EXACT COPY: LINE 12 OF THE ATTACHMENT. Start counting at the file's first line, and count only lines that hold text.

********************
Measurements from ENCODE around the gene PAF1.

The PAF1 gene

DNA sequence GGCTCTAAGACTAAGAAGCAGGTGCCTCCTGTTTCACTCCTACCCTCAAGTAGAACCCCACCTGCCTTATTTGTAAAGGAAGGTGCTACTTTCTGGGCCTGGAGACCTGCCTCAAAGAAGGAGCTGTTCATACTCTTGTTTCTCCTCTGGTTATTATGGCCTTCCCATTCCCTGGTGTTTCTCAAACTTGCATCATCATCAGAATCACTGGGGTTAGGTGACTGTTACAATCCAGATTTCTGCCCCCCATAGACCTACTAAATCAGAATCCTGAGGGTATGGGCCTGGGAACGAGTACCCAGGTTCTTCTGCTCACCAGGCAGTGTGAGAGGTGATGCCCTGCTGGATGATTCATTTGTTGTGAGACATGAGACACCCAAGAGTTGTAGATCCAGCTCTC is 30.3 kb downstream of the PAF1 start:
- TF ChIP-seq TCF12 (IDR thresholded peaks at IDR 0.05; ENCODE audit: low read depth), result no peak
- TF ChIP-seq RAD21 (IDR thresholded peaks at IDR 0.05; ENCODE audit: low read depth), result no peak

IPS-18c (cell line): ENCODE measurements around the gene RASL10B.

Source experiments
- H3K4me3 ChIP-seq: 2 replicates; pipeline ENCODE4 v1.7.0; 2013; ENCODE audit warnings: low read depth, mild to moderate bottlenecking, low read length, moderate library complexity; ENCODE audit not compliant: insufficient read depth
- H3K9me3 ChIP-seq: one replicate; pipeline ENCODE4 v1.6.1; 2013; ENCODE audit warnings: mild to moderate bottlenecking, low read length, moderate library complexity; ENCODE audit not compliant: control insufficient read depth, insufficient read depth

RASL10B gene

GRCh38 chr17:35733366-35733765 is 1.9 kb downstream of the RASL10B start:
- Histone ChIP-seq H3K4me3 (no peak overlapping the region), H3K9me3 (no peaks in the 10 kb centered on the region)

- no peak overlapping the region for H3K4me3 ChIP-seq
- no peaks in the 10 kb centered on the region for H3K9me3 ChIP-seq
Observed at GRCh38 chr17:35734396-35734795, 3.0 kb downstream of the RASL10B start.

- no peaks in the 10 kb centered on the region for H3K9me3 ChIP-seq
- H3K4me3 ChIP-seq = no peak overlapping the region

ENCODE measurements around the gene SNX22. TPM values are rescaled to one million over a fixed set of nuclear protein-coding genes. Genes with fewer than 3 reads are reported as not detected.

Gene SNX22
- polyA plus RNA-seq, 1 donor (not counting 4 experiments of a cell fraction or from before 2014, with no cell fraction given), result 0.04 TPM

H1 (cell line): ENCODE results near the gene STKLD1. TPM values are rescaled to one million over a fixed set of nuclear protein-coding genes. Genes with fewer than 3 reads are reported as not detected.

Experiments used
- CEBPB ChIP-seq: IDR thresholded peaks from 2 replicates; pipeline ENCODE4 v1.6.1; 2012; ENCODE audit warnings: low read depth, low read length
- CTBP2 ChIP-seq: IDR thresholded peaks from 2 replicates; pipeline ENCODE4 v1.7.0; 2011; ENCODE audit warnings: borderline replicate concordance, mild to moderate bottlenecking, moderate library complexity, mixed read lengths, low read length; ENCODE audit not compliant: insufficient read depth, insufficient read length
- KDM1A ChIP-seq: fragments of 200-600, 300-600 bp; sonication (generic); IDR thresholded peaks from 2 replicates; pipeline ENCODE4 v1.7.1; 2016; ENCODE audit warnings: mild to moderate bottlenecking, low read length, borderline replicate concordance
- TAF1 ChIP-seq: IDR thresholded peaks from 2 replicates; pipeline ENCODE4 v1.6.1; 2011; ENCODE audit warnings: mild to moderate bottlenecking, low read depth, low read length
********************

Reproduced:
- Histone ChIP-seq H3K4me3 (no peak overlapping the region), H3K9me3 (no peaks in the 10 kb centered on the region)